Sarah Paulson on playing the other woman in “Carol” and being out in Hollywood

Carol seems to be the name on everyone’s lips lately, and for good reason. The film, starring Cate Blanchett and Rooney Mara, is a gorgeous game-changer for movies with central queer characters. One of the shining stars of the film is Sarah Paulson, who happens to be an AfterEllen favorite.

The out actress spoke to Pride Source recently about her experiences shooting Carol and why she’s not interested in labeling herself.

NEW YORK, NY - NOVEMBER 16:  Actress Sarah Paulson attends the New York premiere of "Carol" at the Museum of Modern Art on November 16, 2015 in New York City.  (Photo by Rob Kim/Getty Images)
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On her character Abby’s relationship with Carol:

Carol and Abby were former lovers, for sure. But it was brief and it was much more meaningful to Abby than it was to Carol. In the scene with Cate at the bar, when we’re having our martinis and I say, “I hope you know what you’re doing,” about Therese, I basically say, we can just go back and have that furniture store in New Jersey and Carol basically says no. That is my 1952 way of saying, “Let’s try this again.” It’s code for, “Let’s make out.” Carol doesn’t want that with Abby. For me, what I was interested in portraying and making sure was there was that sort of sadness that Abby has—that light and love for Carol that’s not reciprocated—but still, that she would rather be in Carol’s orbit in any way that she can be, so she will be a friend to her no matter what.

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Abby is very devoted to her friend, and the impression from the film is that the feeling is mutual. It’s not everyday that we get to see deep friendships between queer women portrayed on the big screen.

Reporter Chris Azzopardi asked Paulson if she was drawn to roles where the character’s sexuality is related to the role. Paulson had a very thoughtful response.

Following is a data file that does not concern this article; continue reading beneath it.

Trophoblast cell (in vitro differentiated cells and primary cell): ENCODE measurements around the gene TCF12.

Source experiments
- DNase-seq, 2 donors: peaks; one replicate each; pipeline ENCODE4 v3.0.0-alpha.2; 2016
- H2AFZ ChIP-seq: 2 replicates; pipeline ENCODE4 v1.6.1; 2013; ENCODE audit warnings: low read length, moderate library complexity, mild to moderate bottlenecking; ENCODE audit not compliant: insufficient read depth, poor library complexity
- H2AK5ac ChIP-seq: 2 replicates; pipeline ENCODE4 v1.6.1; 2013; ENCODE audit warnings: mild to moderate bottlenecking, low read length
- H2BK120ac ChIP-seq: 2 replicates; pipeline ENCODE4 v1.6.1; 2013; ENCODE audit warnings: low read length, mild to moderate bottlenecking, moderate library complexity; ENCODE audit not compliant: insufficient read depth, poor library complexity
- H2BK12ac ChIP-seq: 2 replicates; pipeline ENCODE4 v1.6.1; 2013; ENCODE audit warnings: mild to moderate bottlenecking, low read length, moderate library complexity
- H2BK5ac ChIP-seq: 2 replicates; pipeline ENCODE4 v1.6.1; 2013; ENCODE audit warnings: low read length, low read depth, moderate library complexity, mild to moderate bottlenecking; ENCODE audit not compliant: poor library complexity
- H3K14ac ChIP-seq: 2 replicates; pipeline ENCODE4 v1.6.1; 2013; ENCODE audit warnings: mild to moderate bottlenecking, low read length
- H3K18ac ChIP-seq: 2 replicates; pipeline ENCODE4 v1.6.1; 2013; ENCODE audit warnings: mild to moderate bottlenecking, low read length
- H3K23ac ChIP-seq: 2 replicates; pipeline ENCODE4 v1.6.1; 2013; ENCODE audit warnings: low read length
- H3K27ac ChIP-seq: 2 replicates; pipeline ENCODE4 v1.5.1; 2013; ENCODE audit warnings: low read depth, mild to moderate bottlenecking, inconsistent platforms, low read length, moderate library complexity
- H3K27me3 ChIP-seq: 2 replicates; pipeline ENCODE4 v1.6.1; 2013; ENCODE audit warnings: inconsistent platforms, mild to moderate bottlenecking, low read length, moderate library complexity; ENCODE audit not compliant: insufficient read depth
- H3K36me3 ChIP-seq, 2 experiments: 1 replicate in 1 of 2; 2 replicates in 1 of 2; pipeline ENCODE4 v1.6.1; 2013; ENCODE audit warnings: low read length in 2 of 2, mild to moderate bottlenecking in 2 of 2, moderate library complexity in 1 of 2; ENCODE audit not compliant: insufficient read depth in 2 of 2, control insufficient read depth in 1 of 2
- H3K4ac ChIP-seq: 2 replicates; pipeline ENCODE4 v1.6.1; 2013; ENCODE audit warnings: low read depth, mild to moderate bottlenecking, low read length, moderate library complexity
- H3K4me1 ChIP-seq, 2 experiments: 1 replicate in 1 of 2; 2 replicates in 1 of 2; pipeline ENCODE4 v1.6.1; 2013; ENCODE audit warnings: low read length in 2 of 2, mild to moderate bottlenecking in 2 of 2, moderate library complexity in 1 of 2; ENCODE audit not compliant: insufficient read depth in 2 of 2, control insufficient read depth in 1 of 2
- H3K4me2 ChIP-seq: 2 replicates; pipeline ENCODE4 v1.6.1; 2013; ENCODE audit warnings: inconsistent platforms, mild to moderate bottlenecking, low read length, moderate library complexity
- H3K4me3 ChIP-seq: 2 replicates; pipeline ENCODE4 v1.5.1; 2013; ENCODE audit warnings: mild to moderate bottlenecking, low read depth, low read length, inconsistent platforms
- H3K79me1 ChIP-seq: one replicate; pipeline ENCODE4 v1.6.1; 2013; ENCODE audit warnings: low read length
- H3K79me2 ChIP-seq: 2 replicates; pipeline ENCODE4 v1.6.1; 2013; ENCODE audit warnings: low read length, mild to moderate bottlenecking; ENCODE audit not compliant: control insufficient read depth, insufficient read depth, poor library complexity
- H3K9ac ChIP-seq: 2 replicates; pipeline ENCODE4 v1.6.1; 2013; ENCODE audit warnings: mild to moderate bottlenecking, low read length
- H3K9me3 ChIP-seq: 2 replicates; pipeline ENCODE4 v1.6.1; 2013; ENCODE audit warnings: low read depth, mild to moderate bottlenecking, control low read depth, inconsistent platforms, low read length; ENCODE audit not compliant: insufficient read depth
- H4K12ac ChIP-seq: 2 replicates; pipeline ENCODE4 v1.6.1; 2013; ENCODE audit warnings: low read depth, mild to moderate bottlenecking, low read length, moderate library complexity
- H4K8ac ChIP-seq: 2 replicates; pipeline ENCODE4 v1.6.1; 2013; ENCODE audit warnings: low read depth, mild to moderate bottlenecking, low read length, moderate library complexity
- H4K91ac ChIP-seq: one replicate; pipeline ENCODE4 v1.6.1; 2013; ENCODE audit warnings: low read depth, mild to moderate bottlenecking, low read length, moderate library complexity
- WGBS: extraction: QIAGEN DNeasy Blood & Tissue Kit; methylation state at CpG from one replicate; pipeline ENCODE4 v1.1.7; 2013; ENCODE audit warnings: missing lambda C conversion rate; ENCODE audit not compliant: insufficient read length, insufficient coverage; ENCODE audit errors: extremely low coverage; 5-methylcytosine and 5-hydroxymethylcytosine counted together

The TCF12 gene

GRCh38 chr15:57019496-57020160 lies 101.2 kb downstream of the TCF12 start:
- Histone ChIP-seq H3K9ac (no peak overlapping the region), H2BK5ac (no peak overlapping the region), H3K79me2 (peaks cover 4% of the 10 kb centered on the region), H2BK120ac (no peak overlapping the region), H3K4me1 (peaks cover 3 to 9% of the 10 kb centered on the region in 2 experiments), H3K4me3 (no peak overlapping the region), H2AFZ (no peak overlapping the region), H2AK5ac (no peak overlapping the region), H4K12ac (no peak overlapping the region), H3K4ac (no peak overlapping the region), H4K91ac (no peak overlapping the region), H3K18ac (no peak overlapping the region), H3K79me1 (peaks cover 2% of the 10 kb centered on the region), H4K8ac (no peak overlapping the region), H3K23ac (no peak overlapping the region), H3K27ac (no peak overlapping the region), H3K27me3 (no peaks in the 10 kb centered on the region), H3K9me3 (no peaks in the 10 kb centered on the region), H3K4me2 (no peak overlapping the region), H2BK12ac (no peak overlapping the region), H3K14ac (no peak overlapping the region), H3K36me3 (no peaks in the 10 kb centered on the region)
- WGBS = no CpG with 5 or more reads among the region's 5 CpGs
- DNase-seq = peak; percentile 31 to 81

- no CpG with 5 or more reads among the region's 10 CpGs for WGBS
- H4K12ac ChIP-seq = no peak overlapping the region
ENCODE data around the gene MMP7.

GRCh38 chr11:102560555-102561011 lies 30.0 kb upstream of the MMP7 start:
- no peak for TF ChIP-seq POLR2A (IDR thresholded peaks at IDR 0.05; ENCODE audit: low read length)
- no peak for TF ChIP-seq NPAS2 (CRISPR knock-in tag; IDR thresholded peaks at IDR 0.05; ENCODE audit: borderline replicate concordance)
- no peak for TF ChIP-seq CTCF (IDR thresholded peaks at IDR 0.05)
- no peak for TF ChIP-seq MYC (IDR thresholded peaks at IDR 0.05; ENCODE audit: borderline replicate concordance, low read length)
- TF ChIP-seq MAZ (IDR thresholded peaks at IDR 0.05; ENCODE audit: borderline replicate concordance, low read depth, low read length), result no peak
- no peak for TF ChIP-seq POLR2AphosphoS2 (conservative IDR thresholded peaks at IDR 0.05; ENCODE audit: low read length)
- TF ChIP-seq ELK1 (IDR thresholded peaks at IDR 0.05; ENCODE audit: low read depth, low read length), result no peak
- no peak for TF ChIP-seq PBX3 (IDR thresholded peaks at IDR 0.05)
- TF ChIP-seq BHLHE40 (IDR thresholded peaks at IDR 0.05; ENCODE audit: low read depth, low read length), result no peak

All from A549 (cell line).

As human beings we are very fascinated by sexuality and what it means and who we’re attracted and why, because I think there’s a really big mystery about it. There’s something so unknowable about it, which is part of what makes it so exciting. And I do think this about my career all the time: People think I pick such great jobs—that I picked “12 Years a Slave,” I picked “Carol,” I picked “Game Change.” I auditioned for them and I got the jobs. And so I’ve been lucky—I actually give the credit to Steve McQueen and Todd Haynes and Ryan Murphy and people who saw something in me that they went, “You’re the girl. I want you.” And so, it’s less about choices I’ve made and things I’ve been drawn to—it’s what has been drawn to me.

She was also asked about the kind of strangely invasive questions Cate Blanchett is often asked about playing a queer character.

I think it’s very interesting—all of it, really. Is anyone asking George Clooney what he likes about having sex with a woman? Nobody does. It’s a foregone conclusion that it’s just an acceptable reality and nobody thinks to bother to ask. But you have a story about two women together or two men together and all of a sudden it becomes fair game and assumptions are made that are just never made in the reverse, and I just think it’s terribly unfair. I don’t know what her reaction was, but I hope it was, “Bugger off!”

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Paulson also talks about how her rather spontaneous coming out in 2005 when then partner Cherry Jones won the Tony, and how it has affected her personally and her career.

I was very young, and I was in love. It was the reality of the person I was with. She just won a Tony Award—I’m not gonna pat her on the back, give her the big thumbs up and say, “Go up there and get your award, sweetie.” It was not a really conscious thought. I didn’t think of what the implications were gonna be. I just did what was true and honest to me in that moment.

The truth of the matter is, it was early enough in my career that there have been no attachments made to me as a performer. I think the thing that makes it somewhat easier in terms of there not having been ramifications is that I’m a character actress—nobody is assigning a particular kind of sexual anything to me, I don’t think. Maybe that’s totally not true (laughs). But it just seems if you’re sort of known for being a sex kitten and that’s how you come on the scene, and then you end up being a total femme fatale actress, and then all of a sudden you make a statement about your sexuality, it becomes news. Whereas I’m a character actress; I can do a lot of things. I don’t think anybody’s made one particular association with me that would then make them go, “Well, I can’t see her this way now.”

59th Annual Tony Awards - After PartySarah and Cherry at the 2005 Tony Awards. Photo via Getty.

Click here for the full interview where Paulson also talks about American Horror Story and friend and co-star Jessica Lange.

Carol opens tomorrow in select theatres.